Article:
Streetwise Professor

January 13, 2010

Gary Appleseed, Populist Crusader

Filed under: Derivatives,Economics,Exchanges,Financial crisis,Politics — The Professor @ 7:51 pm

Gary Gensler is following in Timmy! Geithner’s footsteps, striking a populist pose to argue for forcing virtually all derivatives trades onto exchanges:

“Big Wall Street banks” benefit from a provision in derivatives legislation that has been promoted as aid for companies hedging their own risks, Commodity Futures Trading Commission Chairman Gary Gensler said.

“It is the Wall Street banks that benefit from the so- called end-user exemption from transparency, not the businesses that use derivatives,” Gensler said yesterday in a speech to the Atlantic Council in Washington criticizing the provision.

Talk about a false choice.  Gensler’s statement presumes a zero-sum game: if banks win, customers must lose.

Uhm, Gary, ever heard of mutually beneficial transactions?  Gains from trade?  Positive sum games?  How about “win-win”?  No?

And how does Gensler explain that the end-users have been among the most outspoken advocates for exemptions?  The mesmeric powers of Lloyd Blankfein and Jamie Dimon?  Battered spouse syndrome?  Or have a cabal of “Wall Street bankers” kidnapped large numbers of children of derivatives users, with the ransom being paid in lobbying?

And how does Gensler explain the fact that end-users have voted with their checkbooks to trade OTC even when exchange traded alternatives are available?  Does he know their businesses better than they do?

To paraphrase H. L. Mencken, Gensler and the rest of the DC crowd seem to be financial Puritans, haunted by the fear that somewhere, in the darkest recesses of the OTC market, consenting adults may be happy, making mutually beneficial deals.

And Gary, give the apple thing a rest:

“We would not tolerate it if other markets operated similarly to over-the-counter derivatives, where dealers are the only ones with much of the relevant information,” profiting from spreads between bids and offers that are wider than they would be in an open market, Gensler said.

He compared the situation to “buying an apple from the supermarket when the price of the apple is kept private.”

(Note to self: work on controlling the eye-roll reflex.)

Where to begin?  First, in point of fact, we tolerate these kinds of markets in just about everything.  I would wager a pretty sum that even if you wanted to limit the discussion to apples, that most wholesale apple trades were undertaken in “search markets” (like the OTC derivatives market) with negotiated prices, rather than posted prices like in the grocery store.  That’s pretty much the case in cash markets for most commodities.  Second, for vast numbers of other goods, search for counterparties and negotiation of prices is the norm, and posted prices the exception; sometimes the posted prices are just a focal point for the beginning of negotiations, like with cars.  This is especially true for expensive, differentiated goods–as most OTC derivatives are.  There are a variety of different marketing and pricing mechanisms in markets, and these mechanisms are adapted to the characteristics of the goods, the sizes of the transactions, and the individuals and firms that trade them.  Third, it is definitely the case that centralized auction markets (like futures exchanges) are the extreme exception.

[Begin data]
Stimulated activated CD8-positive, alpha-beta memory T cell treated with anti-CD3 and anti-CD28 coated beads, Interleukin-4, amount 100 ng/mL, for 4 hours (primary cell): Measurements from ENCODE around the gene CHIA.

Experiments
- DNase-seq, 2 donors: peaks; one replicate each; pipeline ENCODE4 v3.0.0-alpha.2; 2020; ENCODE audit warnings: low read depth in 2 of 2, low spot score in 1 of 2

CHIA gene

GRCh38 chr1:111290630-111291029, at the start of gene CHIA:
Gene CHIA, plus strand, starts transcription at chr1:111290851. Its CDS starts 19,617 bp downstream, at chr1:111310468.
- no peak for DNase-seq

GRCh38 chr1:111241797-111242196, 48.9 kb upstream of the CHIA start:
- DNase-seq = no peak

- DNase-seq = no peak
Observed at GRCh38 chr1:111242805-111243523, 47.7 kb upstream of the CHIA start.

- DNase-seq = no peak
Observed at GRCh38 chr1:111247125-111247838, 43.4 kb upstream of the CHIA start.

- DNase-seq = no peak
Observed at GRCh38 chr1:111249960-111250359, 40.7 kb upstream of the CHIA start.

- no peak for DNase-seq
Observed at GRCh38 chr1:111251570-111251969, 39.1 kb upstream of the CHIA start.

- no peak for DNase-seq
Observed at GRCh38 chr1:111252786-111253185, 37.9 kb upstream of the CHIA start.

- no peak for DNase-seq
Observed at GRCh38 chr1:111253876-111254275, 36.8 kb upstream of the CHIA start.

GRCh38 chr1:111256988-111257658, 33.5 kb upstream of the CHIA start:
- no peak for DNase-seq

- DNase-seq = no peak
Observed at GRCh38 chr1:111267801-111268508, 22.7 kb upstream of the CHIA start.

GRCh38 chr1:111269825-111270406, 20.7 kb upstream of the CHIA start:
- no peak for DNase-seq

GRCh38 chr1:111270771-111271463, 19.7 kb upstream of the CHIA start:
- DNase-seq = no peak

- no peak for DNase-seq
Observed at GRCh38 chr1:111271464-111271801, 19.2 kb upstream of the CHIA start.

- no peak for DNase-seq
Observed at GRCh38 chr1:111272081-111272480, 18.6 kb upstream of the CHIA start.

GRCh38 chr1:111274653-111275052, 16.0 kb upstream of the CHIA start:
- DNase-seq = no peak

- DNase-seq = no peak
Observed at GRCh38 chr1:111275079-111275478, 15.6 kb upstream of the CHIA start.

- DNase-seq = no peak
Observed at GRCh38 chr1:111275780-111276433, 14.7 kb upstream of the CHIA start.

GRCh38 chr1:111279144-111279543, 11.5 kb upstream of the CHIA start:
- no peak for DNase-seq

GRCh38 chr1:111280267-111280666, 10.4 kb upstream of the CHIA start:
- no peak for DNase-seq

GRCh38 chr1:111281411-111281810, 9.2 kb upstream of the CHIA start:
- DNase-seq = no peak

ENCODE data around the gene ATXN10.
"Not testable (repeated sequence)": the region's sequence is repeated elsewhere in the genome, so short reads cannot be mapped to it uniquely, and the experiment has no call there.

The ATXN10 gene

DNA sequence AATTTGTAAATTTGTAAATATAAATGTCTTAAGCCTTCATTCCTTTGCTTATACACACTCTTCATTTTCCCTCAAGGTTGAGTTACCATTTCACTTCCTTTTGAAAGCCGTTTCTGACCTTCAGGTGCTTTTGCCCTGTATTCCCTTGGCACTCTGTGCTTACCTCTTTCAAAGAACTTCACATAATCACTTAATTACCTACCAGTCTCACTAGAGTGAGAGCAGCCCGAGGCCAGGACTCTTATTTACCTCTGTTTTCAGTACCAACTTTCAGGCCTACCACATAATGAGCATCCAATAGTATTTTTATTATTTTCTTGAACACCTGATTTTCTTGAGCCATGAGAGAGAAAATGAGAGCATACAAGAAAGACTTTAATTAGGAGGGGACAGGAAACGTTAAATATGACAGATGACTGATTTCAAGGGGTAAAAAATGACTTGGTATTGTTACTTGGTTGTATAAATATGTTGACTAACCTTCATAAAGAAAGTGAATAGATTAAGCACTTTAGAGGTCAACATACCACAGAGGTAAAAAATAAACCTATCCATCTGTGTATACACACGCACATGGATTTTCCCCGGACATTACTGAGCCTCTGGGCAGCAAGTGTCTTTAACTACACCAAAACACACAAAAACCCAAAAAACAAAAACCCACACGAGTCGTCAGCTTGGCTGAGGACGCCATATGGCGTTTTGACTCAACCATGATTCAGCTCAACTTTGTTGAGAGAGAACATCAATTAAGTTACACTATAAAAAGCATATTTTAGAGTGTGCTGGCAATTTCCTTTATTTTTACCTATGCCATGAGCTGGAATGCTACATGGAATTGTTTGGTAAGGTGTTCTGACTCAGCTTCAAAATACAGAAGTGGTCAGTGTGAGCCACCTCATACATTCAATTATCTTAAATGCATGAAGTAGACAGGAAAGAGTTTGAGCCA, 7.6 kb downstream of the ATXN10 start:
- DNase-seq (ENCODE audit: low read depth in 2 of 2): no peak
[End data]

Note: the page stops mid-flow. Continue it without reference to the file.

In brief, taking his apple metaphor seriously, Gensler apparently believes that myriad goods and services are priced and marketed inefficiently.  Why should he stop at regulating OTC derivatives when virtually every wholesale market, and many retail markets, are obviously in need of his penetrating insights?

The first time I read of Gensler using the apple analogy, I thought it was lame.  The second time it sounded positively stupid.  Word to the wise: never fall in love with your analogies, especially if they’re bad ones.

And as for the assertion that spreads are wider than they would otherwise be, why do end-users choose to trade on OTC markets, even when there are close exchange traded substitutes (e.g., interest rate swaps and Eurodollar futures)?  Again, on an all in basis, the end-users must think they’re getting a better deal.  Or, again, does Cotton Gensler know what’s good for them?